Ratko Mladic Arrested: How A War Criminal Spent 16 Years On The Run
Ratko Mladic's life on the run as one of the world's most wanted men was full of twists and turns -- even though he never really left home.
The 69-year-old general, a war crimes suspect who faces charges over the massacre of 7,500 Bosnian Muslims at Srebrenica in 1995, was arrested in a village in northern Serbia where he was living under an assumed name. Mladic became the most high-profile war crimes suspect still on the run after the arrest in 2008 of Serbian politician Radovan Karadzic on similar charges, and his capture promises to bring some closure to the pain of the brutal conflict in Yugoslavia.
His 16 years as a fugitive were marked by enough mistaken obituaries, false sightings from Jamaica to Greece, and cloak-and-dagger adventures to merit a Hollywood thriller. The release of home videos of Mladic hanging out with his family and a much-publicized sighting of him sitting in a VIP box at a Yugoslavia-China soccer game in 2000 prompted suspicion that the Serbian government, as well as his family and friends, were hiding him.
When security forces finally nabbed Mladic, the general was living in a house owned by a relative -- despite the fact that his family filed a request last year to declare him dead, claiming that he had been absent for seven years. He was using the pseudonym Milorad Komadic, but the general had no beard and was not wearing any disguise. In contrast, Karadzic had grown a long beard and was posing as a specialist in alternative medicine, mostly in Belgrade and in Vienna, Austria, until he was captured.
Mladic became a fugitive after he was indicted by the International Criminal Tribunal in 1995 and accused of genocide, crimes against humanity and war crimes. He went into hiding after the arrest of Serbian strongman Slobodan Milosevic in 2001 and was initially concealed in Serbian army facilities, according to military intelligence reports.
In 2006 alone, there were two mistaken reports of his arrest, one in Belgrade and another in Romania, as well as speculation that he had suffered a third stroke and was near death.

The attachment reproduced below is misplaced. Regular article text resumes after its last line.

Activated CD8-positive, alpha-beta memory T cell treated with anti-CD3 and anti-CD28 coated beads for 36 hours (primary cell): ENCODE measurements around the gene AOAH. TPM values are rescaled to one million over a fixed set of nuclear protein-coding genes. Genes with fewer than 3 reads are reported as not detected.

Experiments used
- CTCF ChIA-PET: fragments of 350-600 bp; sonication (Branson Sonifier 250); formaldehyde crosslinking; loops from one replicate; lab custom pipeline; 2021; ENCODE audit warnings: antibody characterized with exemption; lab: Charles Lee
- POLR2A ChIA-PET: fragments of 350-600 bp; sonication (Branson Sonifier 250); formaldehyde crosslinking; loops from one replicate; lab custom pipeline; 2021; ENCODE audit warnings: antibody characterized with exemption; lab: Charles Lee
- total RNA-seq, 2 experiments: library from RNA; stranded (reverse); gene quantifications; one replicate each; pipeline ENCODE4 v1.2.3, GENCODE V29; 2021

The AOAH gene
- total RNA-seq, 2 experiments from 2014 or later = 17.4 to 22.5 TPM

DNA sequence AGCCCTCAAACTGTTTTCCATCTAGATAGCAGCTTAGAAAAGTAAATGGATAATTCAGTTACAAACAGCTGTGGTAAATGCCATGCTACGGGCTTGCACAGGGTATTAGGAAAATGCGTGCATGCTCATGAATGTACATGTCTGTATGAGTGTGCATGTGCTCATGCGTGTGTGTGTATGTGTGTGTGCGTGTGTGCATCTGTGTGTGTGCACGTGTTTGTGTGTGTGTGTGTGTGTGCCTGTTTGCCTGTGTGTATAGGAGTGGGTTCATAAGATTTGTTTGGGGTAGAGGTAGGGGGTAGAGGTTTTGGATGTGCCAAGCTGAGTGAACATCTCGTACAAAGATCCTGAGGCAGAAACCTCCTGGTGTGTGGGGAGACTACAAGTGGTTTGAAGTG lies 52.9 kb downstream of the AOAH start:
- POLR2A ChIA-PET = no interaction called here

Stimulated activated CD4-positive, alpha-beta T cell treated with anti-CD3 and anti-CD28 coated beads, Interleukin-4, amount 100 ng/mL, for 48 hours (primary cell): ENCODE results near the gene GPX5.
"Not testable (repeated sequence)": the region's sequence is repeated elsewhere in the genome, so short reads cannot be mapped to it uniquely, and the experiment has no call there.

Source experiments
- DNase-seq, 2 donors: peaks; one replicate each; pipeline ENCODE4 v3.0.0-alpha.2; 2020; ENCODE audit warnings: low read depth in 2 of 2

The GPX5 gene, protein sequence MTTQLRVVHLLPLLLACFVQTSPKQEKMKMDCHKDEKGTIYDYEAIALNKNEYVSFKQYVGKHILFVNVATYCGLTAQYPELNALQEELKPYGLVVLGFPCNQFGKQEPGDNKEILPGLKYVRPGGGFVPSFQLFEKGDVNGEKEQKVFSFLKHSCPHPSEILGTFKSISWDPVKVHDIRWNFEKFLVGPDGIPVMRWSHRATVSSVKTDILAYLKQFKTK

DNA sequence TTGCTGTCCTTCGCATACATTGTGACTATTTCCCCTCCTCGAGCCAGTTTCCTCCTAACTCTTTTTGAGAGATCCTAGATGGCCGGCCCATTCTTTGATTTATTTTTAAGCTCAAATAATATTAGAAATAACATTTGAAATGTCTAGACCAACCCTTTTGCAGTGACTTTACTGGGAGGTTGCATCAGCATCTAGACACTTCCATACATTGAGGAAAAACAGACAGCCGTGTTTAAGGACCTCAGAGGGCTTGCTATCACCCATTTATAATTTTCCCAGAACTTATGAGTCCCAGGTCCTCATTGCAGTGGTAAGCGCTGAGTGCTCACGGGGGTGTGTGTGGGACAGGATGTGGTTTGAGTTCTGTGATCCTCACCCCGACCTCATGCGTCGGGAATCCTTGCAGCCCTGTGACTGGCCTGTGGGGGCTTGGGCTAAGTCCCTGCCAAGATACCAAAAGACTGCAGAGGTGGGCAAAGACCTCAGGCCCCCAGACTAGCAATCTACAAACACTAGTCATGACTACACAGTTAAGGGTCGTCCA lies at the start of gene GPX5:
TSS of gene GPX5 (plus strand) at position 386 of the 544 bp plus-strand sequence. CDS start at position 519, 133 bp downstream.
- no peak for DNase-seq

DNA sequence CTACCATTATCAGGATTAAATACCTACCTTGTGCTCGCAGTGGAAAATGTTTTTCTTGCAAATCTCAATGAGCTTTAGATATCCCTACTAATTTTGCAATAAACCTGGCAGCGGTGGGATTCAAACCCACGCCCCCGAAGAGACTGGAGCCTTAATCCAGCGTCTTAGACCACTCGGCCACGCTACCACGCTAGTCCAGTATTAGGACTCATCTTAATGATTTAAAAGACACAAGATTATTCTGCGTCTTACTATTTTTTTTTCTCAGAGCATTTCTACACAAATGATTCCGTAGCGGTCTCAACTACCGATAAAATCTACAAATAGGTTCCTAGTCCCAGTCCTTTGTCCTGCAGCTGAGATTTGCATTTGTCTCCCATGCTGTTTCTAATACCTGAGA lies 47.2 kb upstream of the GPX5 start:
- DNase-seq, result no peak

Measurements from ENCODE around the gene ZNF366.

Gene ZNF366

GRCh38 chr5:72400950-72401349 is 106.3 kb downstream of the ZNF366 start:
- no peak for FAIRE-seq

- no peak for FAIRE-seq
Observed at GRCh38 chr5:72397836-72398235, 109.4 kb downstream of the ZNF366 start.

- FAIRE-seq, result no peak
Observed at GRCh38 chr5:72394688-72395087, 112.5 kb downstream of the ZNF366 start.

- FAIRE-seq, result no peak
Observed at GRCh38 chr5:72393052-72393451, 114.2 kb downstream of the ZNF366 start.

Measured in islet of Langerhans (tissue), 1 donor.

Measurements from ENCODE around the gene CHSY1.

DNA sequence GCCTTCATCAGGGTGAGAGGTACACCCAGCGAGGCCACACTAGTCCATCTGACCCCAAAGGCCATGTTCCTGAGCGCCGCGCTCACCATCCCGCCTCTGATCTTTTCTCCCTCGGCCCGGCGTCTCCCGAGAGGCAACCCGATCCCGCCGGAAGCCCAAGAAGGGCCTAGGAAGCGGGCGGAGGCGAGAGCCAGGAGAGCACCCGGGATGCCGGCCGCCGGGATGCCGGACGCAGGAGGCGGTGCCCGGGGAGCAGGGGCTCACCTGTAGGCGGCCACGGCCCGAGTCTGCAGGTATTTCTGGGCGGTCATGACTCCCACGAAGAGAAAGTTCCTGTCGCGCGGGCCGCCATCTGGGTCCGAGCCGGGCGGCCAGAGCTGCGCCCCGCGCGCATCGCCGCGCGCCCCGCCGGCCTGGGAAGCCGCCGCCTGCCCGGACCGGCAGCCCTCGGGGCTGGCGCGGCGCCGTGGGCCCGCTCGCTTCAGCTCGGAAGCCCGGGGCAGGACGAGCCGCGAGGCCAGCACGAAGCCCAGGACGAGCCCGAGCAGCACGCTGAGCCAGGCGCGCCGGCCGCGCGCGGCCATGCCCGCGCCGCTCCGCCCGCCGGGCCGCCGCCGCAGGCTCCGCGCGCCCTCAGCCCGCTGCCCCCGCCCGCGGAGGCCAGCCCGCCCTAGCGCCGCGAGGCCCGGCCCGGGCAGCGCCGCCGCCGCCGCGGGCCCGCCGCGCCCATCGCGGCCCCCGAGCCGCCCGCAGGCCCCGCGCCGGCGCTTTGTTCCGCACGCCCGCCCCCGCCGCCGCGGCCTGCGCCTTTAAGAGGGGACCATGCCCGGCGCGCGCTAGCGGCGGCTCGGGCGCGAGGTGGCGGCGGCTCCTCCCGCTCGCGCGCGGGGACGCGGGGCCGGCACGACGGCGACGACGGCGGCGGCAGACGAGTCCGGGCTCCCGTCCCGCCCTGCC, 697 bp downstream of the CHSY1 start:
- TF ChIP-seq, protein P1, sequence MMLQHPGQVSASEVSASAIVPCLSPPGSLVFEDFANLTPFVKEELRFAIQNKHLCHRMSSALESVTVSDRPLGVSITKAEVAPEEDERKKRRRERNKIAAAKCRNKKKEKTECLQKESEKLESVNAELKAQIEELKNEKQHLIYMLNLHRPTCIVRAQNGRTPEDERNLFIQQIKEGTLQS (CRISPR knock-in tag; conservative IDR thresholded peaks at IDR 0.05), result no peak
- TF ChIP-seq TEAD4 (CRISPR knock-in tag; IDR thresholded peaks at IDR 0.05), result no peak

And in 2009, the Bosnian version of "60 Minutes" aired home videos of him at a ski resort with two women identified as his wife and daughter-in-law that had allegedly been filmed the year before, though a Serbian government official claimed that the footage was much older.
Mladic's reputation as a Serbian patriot earned him loyalty from his countrymen. In one recent poll, only 14% of Serbians said they would turn him in for a reward of 1.3 million Euros ($1.84 million). And criminal court prosecutors often accused the Serbian government of holding back in its search for the war criminal -- they conducted more than two dozen search operations with nothing more to show for their efforts than some of Mladic's wartime diaries and sound recordings.
To assist in the search, the U.S. sent a team of FBI experts in "fugitive recovery" to Belgrade, along with US marshals who proposed an 11-point plan to nab Mladic -- but they were snubbed by the Serbian government, according to diplomatic cables obtained by WikiLeaks.
In 2009, American diplomats hinted in the cables that Russia, a Serbian ally, may have aided Mladic and communicated frustration with the Serbian government efforts. "Serbian leaders say one thing in person, another to the international press, and another to their own publics," Maxime Verhagen, then the Dutch foreign minister, told Philip Gordon, the US assistant secretary of state for European affairs.
In recent years, the international community has dangled membership in the European Union as a way to pressure Serbia to turn over Mladic, to little avail. Many foreign policy observers say the political dynamics in the country have changed enough that Serbian authorities could turn him over without incurring too much collateral damage.
Mladic's capture was especially gratifying to Terree Bowers, a former U.S. Attorney who obtained the original warrant for his arrest. "When I was there getting the warrant, I would never have imagined that it would take 16 years to bring him to justice," he told The Huffington Post. "The reluctance of the Serbian authorities to turn him over is what's taken so long. Today is a good day for justice."